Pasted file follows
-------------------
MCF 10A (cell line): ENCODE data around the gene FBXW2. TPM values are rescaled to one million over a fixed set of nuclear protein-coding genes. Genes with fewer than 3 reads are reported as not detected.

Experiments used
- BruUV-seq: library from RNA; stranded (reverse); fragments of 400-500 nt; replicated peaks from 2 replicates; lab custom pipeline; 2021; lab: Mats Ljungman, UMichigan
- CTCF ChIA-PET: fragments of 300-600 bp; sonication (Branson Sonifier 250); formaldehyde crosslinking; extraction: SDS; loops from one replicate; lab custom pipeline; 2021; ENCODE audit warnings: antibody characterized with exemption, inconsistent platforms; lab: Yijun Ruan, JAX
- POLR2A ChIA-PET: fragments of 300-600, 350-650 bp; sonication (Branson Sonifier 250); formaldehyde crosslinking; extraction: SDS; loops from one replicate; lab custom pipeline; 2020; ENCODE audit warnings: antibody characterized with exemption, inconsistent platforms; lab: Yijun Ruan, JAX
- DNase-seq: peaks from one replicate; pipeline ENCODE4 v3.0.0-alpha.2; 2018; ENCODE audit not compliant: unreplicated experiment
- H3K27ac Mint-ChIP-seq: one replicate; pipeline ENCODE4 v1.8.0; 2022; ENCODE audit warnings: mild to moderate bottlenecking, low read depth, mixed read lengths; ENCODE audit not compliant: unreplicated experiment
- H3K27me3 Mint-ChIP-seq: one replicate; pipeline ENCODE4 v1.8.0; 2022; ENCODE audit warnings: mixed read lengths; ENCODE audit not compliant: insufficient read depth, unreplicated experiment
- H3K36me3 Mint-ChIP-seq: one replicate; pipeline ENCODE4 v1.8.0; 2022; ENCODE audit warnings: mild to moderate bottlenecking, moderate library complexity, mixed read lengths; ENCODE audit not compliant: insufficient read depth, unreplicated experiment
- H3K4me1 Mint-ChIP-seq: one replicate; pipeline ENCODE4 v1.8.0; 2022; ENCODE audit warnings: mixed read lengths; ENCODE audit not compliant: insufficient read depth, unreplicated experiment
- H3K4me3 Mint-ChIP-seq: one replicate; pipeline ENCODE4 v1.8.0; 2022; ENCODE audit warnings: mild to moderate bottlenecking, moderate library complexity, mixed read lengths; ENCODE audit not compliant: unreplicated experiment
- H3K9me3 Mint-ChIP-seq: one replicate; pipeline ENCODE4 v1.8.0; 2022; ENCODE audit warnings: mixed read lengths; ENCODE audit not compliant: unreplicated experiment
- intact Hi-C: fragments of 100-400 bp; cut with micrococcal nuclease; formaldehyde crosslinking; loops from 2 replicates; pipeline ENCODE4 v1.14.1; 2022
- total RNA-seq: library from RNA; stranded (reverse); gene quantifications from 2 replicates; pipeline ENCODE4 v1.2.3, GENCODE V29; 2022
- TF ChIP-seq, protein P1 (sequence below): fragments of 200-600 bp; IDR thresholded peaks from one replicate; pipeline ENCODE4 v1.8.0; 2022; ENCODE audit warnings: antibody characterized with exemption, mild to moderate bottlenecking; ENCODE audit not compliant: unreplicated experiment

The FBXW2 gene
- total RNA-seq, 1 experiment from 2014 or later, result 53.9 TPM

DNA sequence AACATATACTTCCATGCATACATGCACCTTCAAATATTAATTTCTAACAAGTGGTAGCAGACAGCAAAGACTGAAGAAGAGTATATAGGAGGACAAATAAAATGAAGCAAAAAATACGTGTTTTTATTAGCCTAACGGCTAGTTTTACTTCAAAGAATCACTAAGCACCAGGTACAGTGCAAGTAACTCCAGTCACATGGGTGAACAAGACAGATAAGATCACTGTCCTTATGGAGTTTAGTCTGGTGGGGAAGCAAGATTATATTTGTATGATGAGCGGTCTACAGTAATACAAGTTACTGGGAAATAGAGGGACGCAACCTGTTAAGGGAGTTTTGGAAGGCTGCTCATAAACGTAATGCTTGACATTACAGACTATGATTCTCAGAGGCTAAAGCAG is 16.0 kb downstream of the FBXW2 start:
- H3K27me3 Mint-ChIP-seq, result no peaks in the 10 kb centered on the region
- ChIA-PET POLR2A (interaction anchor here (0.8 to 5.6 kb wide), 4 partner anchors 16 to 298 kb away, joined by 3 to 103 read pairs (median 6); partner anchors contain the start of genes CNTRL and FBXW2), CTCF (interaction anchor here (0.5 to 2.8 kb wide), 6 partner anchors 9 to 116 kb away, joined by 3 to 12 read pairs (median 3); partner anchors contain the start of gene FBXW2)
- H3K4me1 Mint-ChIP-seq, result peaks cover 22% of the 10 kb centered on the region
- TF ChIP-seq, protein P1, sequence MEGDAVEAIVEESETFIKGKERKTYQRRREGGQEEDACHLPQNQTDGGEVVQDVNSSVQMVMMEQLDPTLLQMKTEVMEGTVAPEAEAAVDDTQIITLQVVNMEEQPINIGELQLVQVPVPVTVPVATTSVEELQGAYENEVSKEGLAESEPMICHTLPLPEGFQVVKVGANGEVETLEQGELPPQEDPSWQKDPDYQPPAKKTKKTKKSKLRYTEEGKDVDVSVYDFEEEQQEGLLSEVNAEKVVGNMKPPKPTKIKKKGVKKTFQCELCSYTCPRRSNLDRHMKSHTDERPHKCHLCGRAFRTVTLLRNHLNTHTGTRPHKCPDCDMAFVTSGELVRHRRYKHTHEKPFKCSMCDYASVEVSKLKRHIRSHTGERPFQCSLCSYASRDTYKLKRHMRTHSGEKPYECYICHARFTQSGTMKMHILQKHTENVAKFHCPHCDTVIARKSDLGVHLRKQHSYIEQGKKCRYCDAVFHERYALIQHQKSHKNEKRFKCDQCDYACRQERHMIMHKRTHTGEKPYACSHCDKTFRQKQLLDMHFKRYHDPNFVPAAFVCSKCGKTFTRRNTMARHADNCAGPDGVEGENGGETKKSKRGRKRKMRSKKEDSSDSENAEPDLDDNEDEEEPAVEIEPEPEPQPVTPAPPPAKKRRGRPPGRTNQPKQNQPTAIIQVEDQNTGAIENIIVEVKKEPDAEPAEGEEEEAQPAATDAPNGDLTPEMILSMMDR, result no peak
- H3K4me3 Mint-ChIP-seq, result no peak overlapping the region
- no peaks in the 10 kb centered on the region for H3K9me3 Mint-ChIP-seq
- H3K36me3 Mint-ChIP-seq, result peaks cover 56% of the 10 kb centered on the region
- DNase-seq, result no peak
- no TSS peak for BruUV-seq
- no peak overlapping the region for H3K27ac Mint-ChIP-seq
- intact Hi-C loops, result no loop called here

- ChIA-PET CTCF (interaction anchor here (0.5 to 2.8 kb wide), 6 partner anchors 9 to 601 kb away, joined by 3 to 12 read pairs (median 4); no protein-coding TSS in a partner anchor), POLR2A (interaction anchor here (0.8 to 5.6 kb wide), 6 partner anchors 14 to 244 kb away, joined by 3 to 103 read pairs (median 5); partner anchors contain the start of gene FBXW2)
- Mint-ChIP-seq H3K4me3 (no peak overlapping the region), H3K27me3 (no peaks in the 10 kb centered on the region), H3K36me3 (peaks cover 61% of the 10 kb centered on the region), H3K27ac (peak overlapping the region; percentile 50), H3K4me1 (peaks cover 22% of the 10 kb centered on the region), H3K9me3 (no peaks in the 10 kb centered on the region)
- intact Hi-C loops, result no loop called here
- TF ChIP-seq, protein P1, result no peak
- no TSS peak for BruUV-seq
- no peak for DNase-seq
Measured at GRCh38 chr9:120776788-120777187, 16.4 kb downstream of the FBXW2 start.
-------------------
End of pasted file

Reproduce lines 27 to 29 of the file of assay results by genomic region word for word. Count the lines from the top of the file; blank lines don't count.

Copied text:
- no TSS peak for BruUV-seq
- no peak overlapping the region for H3K27ac Mint-ChIP-seq
- intact Hi-C loops, result no loop called here